This 2 sided sheet can be used as is or modified to suit your specific needs. Its also something that you might want to use as a jumping off point for your own class.
Let me explain how I use it.
After most projects students have to fill out the Reflection Sheet. There are two parts. The Rubric and the Written Reflection.
The Rubric can be used for any project with how I have laid out the big categories for any work of art. Since I was having problems with students signing full names and section I added that but that was out of necessity.
Notice there is a column for the students to grade themselves. That is filled in before I receive it. It allows them to think about their work in a more cohesive way. It has also saved me in Parent/Teacher conferences because most students are pretty honest with their own grading if they have to be systematic and thoughtful about it.
The next 10 questions are designed to help those students who might not have the best art skills. These students get to use their writing, creative mind, and insights to secure a good grade in this portion of the project. This speaks to those that might eventually get a position as an art critic or writer as an example.
A partical breakdown of the written part.
Number 1- I don't expect a full sentence for that answer.
Number 3 -Its about the mental process primarily on how the student ended up with that idea. Their work might be inspired by a book, or music a particular artist, whatever it is I would like to know.
Number 4-Differs from Number 3 in the sense that the students tell me the physical process of getting to their end results. This can be bullet pointed. I explain to my students that by understanding their process better than can make better decisions and do not underestimate the process and how many decisions they make.
Number 5-This trips them up. I talk about English where they are always talking about themes and big ideas and so we use that process here as well. I mention to them to go back to their Title as that often has clues to the Main Idea or Theme and they didn't even realize it. If they can't find a Main Idea or Theme we talk about if that is perhaps a concern for the work visually, as it often is.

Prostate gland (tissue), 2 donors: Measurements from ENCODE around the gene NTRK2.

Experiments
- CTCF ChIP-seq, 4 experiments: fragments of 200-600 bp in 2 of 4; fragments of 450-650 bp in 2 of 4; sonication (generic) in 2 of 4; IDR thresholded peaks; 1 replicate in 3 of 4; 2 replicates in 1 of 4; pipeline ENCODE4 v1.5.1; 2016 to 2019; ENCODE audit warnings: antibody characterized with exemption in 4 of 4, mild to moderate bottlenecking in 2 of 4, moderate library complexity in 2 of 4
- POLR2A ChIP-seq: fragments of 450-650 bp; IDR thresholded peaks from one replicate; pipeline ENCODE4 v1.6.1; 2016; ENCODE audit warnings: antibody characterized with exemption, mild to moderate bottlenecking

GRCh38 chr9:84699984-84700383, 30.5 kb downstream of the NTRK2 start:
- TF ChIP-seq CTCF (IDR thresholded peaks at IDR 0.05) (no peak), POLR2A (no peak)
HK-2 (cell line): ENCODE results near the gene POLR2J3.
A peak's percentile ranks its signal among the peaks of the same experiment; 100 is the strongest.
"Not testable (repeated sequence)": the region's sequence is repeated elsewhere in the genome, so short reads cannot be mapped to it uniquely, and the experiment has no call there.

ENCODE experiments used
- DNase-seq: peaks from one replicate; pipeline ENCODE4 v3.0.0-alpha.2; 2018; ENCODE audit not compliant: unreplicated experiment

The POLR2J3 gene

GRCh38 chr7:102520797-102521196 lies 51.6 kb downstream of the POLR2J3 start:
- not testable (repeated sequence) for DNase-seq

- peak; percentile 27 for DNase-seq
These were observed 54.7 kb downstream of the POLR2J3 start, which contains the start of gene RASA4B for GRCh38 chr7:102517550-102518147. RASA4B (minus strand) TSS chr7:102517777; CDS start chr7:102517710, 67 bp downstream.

6-As much as the students want to say "Make it bigger" that doesn't fly. Its important for them to think outside of the box and I want it to be a good thought game. Perhaps they go and use stained glass or a wall mural and expand on the Main Idea or Theme, but not just a bigger version.
7-If they haven't learned anything or gained insight, then they (or I perhaps) did something wrong. I do take, "I learned that pastels are really messy. Since they are so messy I have a hard time working with them and I now hate them." Perfectly fine.
9-Is another tough one for them. They want to say its because they "worked hard" or they "put in a lot of time" and I do have to point out that one can work hard and put in time and still it isn't a strong work. So explain why and how they deserve the grade they put in the box. Here they are also very honest and it has saved me from the Parent/Teacher conference with parents who think showing up for at class deserves an A. I pull out their son or daughter Reflection Sheet and they will have it on, "I didn't work very hard on this" or something similar that helps Admin or a Parent know you are looking at the students work deeply, as is the student.
10-Even an n/a is ok here for me. Some students want to tell you how much they liked or disliked the project. I always ask why after that.
Most of my projects have 3 grades. Thumbnails, Reflection Sheet and the Final Project and there is a place for that to be filled out.
I don't use word, I use Pages and don't mind sending a Pages file to anyone who wants it but .pages file types are supported here.